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A tiny plant store on tony Fillmore

Organic forms and abundant greenery mark Plants and Friends at 1906 Fillmore.

A NEIGHBOR, out for a walk one night soon after Plants and Friends opened its new shop at 1906 Fillmore in early October, stopped to admire the greenery in the window.

“It’s fun,” she said to another neighbor walking by. “It makes you smile.”

And so it does. Who would think — in the age of international fashion boutiques and cosmetics salons — that a tiny plant store could sprout on tony Fillmore Street?

Owner Nick Forland, that’s who. Suggest to him that he’s a dreamer for opening a petite plant store in a high-rent district and he seems completely surprised anyone could think he’s taking a risk.

“We’ve made a plant store work for two years in Hayes Valley,” he says with a toothy grin. “We had a test run.”

Forland and his collaborators created the first Plants and Friends shop in 2017 at 542 Laguna Street, just off Hayes, in an even smaller space. A photographer and “experiential designer,” Forland had become entranced with green growing things while landscaping his own place in the Outer Sunset. 

As a result, he became interested in “plants for city living” for people who don’t have the time or space for landscaping, yet want to connect to nature.

Already he and his friends are finding the new Fillmore shop attracts a much different clientele than the original Hayes Valley store.

“Hayes Valley is young — a lot of apartments with people just moving to the city,” says operations manager Harmony Corelitz. “We’re here to show we’re adults, too.”

Forland says that after he signed the lease for 1906 Fillmore — formerly an art gallery and an adjunct to the next-door jewelry shop HiHo Silver, among other things — he went across the street for a burger at Roam and marveled at his good fortune.

Plants and Friends is the second shop of its kind created by Nick Forland.

“Fillmore is just such an old street,” he says. “I can’t believe I’m on this street known around the world. It’s a different feeling. You just get so many people walking Fillmore.”

Naturally his friends helped create the stylish and organic look of the shop.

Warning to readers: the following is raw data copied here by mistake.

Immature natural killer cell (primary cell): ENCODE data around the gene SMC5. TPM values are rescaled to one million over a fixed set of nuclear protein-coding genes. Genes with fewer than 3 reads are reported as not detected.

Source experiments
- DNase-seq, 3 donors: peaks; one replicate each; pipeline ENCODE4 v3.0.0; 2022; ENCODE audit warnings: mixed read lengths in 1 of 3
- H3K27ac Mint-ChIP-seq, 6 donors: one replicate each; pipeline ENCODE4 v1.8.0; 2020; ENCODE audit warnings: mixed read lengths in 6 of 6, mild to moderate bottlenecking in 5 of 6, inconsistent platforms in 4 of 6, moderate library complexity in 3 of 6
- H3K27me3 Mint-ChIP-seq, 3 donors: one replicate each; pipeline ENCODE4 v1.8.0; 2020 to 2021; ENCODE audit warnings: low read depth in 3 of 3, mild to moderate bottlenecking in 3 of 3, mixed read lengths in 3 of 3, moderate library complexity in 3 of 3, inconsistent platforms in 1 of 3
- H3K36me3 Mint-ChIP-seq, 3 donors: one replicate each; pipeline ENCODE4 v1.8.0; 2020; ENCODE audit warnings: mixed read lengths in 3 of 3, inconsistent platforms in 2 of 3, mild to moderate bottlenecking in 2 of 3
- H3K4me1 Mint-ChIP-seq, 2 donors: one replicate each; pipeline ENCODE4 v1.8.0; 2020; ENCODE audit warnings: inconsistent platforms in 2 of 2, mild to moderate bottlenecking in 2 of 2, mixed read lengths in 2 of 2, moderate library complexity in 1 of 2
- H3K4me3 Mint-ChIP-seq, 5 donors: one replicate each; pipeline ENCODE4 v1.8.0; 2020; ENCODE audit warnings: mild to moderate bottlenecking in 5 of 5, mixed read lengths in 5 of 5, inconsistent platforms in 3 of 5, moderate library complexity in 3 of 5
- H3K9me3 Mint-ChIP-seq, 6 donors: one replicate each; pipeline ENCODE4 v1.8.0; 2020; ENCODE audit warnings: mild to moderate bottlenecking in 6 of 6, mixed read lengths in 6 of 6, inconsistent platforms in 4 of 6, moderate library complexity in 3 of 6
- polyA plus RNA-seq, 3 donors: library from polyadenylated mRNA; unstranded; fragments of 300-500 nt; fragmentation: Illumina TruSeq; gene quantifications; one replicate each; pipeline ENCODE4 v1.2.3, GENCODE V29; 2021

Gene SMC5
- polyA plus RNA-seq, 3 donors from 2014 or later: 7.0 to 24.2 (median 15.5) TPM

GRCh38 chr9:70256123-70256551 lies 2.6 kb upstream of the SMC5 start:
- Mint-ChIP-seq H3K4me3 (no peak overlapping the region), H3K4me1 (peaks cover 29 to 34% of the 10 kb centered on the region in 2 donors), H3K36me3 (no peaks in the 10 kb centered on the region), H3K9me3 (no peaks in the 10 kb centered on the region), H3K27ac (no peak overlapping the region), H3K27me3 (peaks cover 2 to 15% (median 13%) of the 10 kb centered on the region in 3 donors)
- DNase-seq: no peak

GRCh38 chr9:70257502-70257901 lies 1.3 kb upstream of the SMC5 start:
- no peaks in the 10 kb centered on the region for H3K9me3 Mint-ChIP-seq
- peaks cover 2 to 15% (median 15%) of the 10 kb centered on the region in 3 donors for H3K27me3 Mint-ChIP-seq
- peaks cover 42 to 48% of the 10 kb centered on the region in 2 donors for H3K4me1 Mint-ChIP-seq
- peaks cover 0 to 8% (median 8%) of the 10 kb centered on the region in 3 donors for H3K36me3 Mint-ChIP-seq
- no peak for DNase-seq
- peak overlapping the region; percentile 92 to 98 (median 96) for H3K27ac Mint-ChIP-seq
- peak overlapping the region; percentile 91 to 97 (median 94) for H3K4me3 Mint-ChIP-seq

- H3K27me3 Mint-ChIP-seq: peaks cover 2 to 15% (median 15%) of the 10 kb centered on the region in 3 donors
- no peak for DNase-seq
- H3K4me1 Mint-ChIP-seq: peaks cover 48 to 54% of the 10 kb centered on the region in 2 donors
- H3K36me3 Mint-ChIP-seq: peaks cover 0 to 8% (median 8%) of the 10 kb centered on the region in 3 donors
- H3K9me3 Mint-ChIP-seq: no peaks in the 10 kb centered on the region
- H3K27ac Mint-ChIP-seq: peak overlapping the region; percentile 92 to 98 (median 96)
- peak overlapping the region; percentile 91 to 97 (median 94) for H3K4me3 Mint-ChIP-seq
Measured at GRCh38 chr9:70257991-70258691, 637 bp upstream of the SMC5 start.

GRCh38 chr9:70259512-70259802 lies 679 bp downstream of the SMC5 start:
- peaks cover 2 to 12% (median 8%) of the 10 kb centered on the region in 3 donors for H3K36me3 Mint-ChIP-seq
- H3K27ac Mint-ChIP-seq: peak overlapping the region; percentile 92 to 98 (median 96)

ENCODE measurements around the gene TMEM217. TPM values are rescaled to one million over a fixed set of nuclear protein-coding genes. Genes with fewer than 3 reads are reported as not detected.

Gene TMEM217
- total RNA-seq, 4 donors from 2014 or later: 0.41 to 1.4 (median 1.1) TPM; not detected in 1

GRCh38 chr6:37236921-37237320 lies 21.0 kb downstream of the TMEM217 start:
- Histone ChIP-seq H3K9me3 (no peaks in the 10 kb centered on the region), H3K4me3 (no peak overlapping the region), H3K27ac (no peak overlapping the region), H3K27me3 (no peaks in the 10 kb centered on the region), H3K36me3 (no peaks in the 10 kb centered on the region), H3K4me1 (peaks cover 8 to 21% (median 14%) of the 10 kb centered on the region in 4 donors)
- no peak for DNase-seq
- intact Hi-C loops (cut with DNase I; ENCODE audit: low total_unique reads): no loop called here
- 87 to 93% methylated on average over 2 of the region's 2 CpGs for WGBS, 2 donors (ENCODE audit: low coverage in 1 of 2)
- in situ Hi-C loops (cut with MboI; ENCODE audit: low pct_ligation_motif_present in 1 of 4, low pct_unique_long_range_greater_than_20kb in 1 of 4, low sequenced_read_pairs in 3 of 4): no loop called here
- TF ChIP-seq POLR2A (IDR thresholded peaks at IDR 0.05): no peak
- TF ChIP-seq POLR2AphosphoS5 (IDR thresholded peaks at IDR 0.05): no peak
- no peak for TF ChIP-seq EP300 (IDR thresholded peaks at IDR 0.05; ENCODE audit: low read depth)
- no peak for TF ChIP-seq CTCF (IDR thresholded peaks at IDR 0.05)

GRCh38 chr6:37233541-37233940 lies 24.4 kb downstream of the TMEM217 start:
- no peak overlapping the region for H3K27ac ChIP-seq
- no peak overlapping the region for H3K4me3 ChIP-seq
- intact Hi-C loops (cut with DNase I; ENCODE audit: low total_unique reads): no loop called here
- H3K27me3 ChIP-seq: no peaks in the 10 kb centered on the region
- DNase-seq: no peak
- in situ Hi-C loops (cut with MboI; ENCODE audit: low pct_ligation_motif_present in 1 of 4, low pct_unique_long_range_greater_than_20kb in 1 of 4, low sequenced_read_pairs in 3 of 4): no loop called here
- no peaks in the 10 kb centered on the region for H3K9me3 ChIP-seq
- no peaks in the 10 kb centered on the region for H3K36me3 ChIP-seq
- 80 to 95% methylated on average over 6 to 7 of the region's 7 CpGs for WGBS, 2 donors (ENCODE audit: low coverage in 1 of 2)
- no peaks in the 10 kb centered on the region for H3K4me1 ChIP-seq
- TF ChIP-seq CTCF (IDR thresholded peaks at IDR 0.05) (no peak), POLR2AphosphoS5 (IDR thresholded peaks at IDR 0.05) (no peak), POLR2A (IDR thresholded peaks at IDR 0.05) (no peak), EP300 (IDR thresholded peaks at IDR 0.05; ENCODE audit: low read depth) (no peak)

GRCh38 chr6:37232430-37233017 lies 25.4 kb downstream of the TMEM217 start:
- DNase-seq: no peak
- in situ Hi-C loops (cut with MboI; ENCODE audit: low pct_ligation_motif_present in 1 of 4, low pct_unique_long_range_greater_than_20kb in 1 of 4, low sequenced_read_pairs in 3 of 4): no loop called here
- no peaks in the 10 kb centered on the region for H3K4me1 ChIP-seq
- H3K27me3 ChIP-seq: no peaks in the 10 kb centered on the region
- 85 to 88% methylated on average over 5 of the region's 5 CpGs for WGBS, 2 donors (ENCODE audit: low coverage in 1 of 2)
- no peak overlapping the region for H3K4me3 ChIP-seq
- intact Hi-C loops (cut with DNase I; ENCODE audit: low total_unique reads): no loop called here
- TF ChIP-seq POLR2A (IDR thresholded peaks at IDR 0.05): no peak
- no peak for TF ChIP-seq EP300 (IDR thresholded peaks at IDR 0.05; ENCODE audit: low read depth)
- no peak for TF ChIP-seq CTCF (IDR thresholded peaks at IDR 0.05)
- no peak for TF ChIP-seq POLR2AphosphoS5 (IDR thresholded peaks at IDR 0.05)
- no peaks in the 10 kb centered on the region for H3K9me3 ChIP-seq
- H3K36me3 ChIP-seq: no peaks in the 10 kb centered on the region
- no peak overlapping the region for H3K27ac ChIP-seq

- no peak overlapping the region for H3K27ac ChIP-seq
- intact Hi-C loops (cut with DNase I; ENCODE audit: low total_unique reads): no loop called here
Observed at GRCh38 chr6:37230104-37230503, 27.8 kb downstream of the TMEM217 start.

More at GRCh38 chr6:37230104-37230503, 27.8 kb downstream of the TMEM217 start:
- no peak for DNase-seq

“I wanted to replicate the feeling of being consumed by plants,” Forland says. His friend Lea Saito, an interior architect, came up with the forms of the display shelves. A welder friend created the bracketless powder-coated steel shelves. Artisan friends from New York plastered the walls the color of a blushing peach.

“It creates some beautiful effects — especially the shadows if there’s a plant in the window,” says Forland. “Plants are not rectangles. We were trying to create more of an organic flow to the space.”

The new shop has more pots on display, many from local ceramicists, as well as refillable sacks of potting soil and fertilizer. There also are plant-based body products.

“There’s a little more breathing room,” says Forland.

And they’ve already been asked to provide plants and living walls for several local businesses.

“It’s been going well,” Forland says. “We’re like the new kid in school. Everybody has been so welcoming and friendly — every day someone new comes in.”

He finds some irony in the fact that plants are now trending online.

“On social media, plants are the craze,” Forland says. “I’m okay with buying certain things online, but not a plant. There’s the experience of going into a plant shop where you can feel the environment. You could be inspired.”

Especially given his background in experiential events, Forland is planning fun and photographable celebrations at the shop, including plant propagation parties.

And then there are the possibilities with cannabis. He’s looking now for new holiday gifts, including something called A Pot for Pot.

“We’re always exploring new products,” Forland says, flashing another grin.